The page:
This is where it gets real.  To be creative right now, you need to manipulate some pieces of the world around you into a position that means something, even if only to you, about the thing you know, and your wish.  While we are conditioned to think big here, the scale and intensity of your arrangement isn’t the point.  If you’re a painter, sure, paint.  Or if you’re a sculptor, bang on that chisel man!  But if you’re at a desk, maybe you just bend a paper clip into the shape of an animal or sketch a cartoon on a post-it note.  Which way will the eyes gaze, and how will you show that?  If you’re in nature, you might arrange the leaves and sticks into a shape that represents the path you traveled.  You might double-expose a photograph (there’s apps for that since most of us don’t shoot film anymore), wondering what it would be like to have ducks swimming in your kitchen.  Use what’s around you and don’t stop even if you think you don’t have the right supplies, training, skill, or even the right idea.  Improvise.  Change something in the world, no matter how small, with your knowledge and your wish in mind.

Kitchen ducks



This is the easiest part, but you can’t skip it.  You can post a phone pic of a poem you wrote to social media, or leave the napkin it’s scribbled upon pinned to a telephone pole.  Maybe you take the wooden fish you just carved with your pocket knife, and shout its name as you throw it from the bridge into the river to biodegrade with only the real fish as witnesses, in the hopes they’ll become aware of their own impermanence.  Whatever you do, this is where you deliver your message.  Don’t expect a response or praise, that’s not the point, but do this step to let people around you know two things:  1.)  You know something, and you’re willing to be creative right now to show it.  2.) You will notice if they share what they know, the same way they noticed you.  The more we are open to sharing and receiving thoughtful information in our communities, however you want to define them, the more we can hope to understand each other.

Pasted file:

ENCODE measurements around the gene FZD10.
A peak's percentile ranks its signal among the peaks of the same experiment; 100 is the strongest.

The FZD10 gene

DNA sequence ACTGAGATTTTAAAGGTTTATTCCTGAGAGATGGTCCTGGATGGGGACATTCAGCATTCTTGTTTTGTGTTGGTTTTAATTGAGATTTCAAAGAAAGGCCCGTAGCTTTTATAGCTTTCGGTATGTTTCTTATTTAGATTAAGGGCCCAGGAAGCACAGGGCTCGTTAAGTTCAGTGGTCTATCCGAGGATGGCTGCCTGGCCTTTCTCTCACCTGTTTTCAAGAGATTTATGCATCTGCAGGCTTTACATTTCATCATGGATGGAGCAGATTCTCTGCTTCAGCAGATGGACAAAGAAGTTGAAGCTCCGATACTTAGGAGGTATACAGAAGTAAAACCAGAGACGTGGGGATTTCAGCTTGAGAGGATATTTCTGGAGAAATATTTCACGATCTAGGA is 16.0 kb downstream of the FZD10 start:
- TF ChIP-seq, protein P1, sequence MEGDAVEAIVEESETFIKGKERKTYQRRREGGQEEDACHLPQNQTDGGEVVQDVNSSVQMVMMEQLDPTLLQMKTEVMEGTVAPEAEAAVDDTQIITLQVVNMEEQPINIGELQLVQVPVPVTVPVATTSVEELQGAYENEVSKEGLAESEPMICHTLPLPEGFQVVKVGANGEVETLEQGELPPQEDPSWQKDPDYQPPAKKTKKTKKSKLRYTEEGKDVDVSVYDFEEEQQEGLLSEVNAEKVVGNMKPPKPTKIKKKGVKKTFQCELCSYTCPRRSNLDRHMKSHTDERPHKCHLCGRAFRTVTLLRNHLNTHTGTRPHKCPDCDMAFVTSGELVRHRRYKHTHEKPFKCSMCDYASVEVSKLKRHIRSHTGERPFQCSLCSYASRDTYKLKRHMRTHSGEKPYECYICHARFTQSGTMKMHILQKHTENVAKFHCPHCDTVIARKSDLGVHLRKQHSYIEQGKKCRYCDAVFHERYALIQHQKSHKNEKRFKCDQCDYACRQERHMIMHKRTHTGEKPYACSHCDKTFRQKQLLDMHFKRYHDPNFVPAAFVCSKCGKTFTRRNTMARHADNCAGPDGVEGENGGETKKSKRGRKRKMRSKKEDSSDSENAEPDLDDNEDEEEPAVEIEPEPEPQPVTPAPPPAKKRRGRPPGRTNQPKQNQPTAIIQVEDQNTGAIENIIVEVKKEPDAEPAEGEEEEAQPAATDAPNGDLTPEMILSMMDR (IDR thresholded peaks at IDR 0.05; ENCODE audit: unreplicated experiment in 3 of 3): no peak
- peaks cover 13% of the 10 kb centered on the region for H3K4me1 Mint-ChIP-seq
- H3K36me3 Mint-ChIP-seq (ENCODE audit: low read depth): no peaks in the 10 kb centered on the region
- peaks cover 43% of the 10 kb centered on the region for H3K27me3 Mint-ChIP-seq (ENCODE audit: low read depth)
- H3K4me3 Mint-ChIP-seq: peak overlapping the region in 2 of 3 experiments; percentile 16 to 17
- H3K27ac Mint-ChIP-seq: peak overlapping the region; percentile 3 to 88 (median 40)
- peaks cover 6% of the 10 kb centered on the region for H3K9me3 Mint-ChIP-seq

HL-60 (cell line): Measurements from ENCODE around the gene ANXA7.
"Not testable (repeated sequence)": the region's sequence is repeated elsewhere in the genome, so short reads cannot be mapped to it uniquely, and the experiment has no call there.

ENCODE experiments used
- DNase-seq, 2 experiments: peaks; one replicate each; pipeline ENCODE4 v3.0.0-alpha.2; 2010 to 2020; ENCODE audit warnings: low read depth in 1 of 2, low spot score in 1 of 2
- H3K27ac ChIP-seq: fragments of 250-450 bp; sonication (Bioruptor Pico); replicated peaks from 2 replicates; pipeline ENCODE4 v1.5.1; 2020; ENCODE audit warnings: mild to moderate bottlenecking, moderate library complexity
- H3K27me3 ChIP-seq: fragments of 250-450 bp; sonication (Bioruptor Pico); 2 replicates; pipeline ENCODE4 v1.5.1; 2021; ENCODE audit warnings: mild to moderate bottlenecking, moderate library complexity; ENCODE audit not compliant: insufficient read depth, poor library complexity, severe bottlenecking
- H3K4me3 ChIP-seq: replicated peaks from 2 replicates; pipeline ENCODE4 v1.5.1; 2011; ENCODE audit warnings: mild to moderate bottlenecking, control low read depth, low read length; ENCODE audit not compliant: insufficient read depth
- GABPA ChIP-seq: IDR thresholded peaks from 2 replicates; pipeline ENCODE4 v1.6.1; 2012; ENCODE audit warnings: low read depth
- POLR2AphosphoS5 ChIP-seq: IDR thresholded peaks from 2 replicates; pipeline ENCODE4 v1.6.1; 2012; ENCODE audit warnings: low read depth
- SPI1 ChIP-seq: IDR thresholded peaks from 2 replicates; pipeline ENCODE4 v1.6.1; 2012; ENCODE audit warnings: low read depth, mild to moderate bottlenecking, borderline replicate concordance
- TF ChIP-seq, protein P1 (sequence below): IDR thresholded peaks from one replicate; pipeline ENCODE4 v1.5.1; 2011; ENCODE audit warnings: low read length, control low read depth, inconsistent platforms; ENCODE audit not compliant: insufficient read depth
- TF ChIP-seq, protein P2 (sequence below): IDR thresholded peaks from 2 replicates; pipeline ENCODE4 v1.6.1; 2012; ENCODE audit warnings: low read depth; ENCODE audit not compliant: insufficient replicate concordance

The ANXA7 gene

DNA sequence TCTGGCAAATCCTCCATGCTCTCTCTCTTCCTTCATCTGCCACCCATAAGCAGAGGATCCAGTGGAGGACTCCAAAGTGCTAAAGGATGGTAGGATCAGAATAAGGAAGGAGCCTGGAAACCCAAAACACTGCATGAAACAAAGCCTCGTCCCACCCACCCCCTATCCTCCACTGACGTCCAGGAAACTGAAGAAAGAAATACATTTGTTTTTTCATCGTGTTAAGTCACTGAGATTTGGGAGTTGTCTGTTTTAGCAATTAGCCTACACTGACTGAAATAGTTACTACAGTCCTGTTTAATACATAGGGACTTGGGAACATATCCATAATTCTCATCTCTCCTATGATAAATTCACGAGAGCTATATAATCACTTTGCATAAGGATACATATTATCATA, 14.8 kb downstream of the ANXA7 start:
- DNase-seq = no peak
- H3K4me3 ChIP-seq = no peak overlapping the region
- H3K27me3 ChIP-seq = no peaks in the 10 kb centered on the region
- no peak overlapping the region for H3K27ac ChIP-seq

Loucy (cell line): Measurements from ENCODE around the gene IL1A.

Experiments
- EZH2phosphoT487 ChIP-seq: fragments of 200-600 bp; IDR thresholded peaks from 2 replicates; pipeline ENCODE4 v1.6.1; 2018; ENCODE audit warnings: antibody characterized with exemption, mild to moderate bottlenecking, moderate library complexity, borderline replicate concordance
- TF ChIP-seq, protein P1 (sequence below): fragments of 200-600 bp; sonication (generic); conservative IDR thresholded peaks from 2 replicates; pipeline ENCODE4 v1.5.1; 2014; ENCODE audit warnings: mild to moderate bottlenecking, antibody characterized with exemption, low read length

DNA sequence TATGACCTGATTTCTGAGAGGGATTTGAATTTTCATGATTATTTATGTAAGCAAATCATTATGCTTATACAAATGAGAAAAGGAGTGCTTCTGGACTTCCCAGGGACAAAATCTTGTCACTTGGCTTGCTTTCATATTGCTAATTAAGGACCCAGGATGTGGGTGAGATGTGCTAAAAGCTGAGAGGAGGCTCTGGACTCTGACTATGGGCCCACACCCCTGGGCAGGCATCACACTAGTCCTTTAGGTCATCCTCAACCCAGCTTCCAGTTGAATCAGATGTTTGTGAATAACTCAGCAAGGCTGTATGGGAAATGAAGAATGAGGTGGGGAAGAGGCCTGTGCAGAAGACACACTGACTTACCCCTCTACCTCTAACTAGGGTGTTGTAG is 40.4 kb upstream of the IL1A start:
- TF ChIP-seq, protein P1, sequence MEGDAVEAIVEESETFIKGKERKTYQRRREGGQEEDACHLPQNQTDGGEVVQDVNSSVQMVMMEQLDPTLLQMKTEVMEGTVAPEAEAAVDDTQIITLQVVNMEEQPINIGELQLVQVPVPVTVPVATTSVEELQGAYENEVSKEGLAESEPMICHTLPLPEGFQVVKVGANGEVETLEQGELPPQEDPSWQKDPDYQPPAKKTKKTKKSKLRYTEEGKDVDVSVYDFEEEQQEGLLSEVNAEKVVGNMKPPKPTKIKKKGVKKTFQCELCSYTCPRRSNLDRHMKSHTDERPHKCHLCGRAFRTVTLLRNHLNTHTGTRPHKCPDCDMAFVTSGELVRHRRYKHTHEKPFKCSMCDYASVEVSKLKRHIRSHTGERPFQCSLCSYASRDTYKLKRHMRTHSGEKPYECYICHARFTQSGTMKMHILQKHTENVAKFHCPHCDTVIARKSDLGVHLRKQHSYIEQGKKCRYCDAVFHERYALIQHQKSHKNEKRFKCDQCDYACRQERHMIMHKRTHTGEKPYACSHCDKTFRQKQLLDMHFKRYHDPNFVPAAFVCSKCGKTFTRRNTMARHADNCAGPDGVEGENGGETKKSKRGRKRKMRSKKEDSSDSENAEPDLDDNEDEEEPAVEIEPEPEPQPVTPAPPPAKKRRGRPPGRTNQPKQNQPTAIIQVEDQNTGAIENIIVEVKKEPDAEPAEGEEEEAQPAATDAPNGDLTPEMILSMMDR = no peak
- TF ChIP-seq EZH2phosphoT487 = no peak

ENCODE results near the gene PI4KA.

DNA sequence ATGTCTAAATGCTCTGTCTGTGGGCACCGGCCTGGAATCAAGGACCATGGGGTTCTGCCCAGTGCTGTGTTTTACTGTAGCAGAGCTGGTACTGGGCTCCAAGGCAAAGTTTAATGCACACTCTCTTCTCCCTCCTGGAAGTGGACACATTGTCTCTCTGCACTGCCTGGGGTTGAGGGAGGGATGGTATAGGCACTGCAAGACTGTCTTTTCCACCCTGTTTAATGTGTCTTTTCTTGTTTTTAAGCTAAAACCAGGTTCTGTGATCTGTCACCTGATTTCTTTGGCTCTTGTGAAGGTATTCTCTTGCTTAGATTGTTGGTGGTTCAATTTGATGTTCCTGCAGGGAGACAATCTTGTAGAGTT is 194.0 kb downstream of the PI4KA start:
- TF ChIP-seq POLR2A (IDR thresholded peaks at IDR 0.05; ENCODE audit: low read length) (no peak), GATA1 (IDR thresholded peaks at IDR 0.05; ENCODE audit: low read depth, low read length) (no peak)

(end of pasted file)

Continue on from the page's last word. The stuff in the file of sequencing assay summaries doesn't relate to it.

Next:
Even if you don’t have the time to do this today, I hope it gives you a sense that you could be creative right now, or any day, and that nothing real is stopping you.  If you did take the time to actually do this activity, leave a quick comment below about how it went.  On the other hand, if you thought post was garbage, let me know about that instead!  Finally, if you want to get on the mailing list, type your address in the sign up box at the top of the page, and I’ll keep you in the loop from time to time. 

Is learning creativity possible?

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This is a blog about closing the gap between our dreams and capacities, and how to live with a little extra spark.

At all stages of life, from students to mature professionals, people are coming around to the idea that it’s important, and even cool, to strengthen their ability for learning creativity to undertake all kinds of projects that don’t fit any kind of preexisting mold.  Which reminds me of one of the best definitions of artistic creativity I’ve read: 


“The main element of art is the uniqueness of the transmitted message. A Masterpiece is the correct execution of a unique and unrepeatable creative idea…

The artistic creation involves the realization of two disjoint processes: the generation of a message to convey and the execution of the work of art.”


How could there be a mold for that?  Is learning creativity even possible? Whatever you answer to that, working to live and support yourself, and your family if you have one, doesn’t have to be enough, or all there is. 

Think of people in corporate jobs, which are often great jobs, who want to paint but have no idea where to start.  Or a working teacher with young kids who has no extra time but wants to start a new writing project.  Or a high energy entrepreneur who wants to be able to think more flexibly to overcome new business challenges.  None of these people have the time to go back to art school full time or anything like that, but that doesn’t mean they can’t take the leap and fully commit to creative projects of any scale, and finish them.

Most of us aren’t on track to be career artists,  living off the sale of our artwork.  But learning from those types of people can teach us how to bring that energy into our lives.  This blog is about building a bridge across the gap between our ideas and our abilities, in real terms.   You can’t just manifest this type of thing, but you can cultivate it.

Let me know in the comments one thing you wish you could do if you only knew how, or what you wish you knew about learning or creativity in general, and I’ll write about that, or maybe even make you a video.  In the mean time, stay tuned for posts about the details of this project, and the research behind it.